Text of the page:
The Ngamia-1 exploration well in Kenya marked the start of a significant programme of drilling activities across the acreage. In 2012, the Ngamia-1 well successfully encountered over 200 metres of net oil pay, the second East Africa onshore tertiary rift basin opened by Tullow.

This has since been followed by further exploration success in the South Lokichar Basin at the Amosing, Twiga, Etuko, Ekales-1, Agete, Ewoi, Ekunyuk, Etom, Erut and Emekuya oil accumulations. In 2019 Kenya sold its first-ever crude export cargo, with ChemChina receiving a 240,000-barrel cargo sold at a US$3.5/b discount to Brent.

Tullow Oil, Africa Oil and Total are developing 600 million barrels of recoverable oil at their Lokichar oilfields in northwest Kenya. Under the Early Oil Pilot Scheme, the partners trucked some 2,000 barrels per day (b/d) of crude from Lokichar to Mombasa for storage at a former refinery to build volumes for export. Chinese and Indian refiners were seen as the main buyers of the crude. The partners expect the Lokichar fields to pump up to 120,000 b/d when fully developed.


The Ngamia-1 exploration well in Kenya marked the start of a significant programme of drilling activities across the acreage. In 2012, the Ngamia-1 well successfully encountered over 200 metres of net oil pay, the second East Africa onshore tertiary rift basin opened by Tullow. This has since been followed by further exploration success in the South Lokichar Basin at the Amosing, Twiga, Etuko, Ekales-1, Agete, Ewoi, Ekunyuk, Etom, Erut and Emekuya oil accumulations./ Tullow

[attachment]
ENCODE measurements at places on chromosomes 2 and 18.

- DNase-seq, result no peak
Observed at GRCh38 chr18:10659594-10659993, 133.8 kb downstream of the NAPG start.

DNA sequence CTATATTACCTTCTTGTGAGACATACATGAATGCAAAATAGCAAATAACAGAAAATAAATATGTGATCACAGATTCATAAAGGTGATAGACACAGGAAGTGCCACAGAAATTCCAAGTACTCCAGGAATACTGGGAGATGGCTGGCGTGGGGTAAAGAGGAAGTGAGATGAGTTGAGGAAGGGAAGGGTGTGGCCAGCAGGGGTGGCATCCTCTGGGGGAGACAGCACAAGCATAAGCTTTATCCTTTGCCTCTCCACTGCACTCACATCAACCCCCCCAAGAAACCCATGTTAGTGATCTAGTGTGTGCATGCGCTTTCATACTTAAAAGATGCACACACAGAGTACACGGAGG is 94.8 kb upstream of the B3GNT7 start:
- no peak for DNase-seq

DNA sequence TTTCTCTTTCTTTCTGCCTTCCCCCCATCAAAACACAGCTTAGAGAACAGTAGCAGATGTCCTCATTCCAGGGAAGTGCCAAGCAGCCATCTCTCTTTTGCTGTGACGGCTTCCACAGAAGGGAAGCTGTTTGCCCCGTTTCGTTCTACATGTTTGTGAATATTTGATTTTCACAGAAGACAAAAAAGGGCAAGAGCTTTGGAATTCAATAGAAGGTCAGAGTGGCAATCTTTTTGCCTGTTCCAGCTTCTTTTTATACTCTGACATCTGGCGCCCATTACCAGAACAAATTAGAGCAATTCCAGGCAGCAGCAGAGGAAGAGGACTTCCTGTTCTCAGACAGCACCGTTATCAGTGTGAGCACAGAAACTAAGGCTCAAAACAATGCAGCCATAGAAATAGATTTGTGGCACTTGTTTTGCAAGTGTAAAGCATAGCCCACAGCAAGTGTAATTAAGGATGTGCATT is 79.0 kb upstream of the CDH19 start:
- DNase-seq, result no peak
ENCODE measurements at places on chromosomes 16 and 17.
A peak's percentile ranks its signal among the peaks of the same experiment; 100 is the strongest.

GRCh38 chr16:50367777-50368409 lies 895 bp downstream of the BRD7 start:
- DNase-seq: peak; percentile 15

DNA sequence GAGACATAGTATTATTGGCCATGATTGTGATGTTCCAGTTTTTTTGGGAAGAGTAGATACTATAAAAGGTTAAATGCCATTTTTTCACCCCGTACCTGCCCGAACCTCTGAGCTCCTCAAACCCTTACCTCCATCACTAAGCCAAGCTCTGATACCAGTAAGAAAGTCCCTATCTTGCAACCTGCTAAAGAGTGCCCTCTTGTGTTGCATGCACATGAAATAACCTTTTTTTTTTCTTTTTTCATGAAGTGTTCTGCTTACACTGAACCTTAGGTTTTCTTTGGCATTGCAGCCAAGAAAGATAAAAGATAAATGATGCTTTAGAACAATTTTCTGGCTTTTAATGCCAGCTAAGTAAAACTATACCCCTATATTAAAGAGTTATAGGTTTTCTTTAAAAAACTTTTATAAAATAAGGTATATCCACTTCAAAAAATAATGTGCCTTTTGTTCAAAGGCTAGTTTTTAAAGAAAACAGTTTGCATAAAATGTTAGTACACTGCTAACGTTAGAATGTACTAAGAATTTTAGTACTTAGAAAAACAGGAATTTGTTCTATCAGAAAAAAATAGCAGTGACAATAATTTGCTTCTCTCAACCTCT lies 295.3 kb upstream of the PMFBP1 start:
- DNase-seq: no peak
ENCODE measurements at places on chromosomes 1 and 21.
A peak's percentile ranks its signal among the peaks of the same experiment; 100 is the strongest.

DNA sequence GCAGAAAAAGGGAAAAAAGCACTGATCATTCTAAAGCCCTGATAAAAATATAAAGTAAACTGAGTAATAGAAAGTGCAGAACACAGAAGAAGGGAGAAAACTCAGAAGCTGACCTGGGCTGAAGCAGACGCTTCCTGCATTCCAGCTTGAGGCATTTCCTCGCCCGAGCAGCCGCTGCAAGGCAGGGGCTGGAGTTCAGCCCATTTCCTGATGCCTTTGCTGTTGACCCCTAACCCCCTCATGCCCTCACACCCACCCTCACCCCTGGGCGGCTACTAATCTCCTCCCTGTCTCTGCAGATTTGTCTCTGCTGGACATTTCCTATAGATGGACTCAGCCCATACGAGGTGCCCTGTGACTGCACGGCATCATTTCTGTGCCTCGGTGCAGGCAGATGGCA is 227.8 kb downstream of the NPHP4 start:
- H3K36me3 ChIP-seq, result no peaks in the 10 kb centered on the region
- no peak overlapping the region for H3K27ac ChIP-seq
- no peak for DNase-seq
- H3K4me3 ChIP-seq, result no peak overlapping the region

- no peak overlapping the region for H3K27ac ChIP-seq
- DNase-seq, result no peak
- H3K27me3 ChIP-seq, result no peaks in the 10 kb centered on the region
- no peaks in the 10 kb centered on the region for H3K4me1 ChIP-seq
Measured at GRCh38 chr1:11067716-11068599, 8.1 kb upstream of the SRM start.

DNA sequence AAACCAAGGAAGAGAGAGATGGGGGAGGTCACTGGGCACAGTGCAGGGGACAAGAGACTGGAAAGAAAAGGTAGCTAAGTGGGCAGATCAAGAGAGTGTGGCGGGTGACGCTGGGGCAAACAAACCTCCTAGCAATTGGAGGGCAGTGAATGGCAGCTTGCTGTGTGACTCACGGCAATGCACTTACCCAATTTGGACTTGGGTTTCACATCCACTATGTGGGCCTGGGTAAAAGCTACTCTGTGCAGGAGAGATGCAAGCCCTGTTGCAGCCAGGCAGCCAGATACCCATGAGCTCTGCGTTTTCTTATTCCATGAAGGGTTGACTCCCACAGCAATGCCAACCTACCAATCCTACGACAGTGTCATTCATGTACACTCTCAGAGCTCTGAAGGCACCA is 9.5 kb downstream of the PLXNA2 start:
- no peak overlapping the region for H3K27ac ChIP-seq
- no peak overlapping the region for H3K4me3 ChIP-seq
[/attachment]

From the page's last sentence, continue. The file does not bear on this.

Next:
Refining and beneficiation of oil & gas and minerals

Refining is the process of purifying an impure metal. It is to be distinguished from other processes such as smelting and calcining that involve a chemical change to the raw material, whereas in refining, the final material is usually identical chemically to the original one, only it is purer.

On the other hand, beneficiation is the treatment of raw material, such as iron ore, to improve physical or chemical properties especially in preparation for smelting.

Kenya had a crude oil refinery at its port city of Mombasa but halted operations in 2013 after plans for a US$1.2 billion upgrade were abandoned on the advice of consultants determined that it was not commercially viable.

A bid to via a 2019 partnership with the Tullow Oil and Africa Oil Corporation to develop a crude oil refinery in Turkana and lay a pipeline from Lokichar to Lamu was also deemed not commercially viable. The proposed refinery was to process 60,000 to 80,000 barrels of oil per day.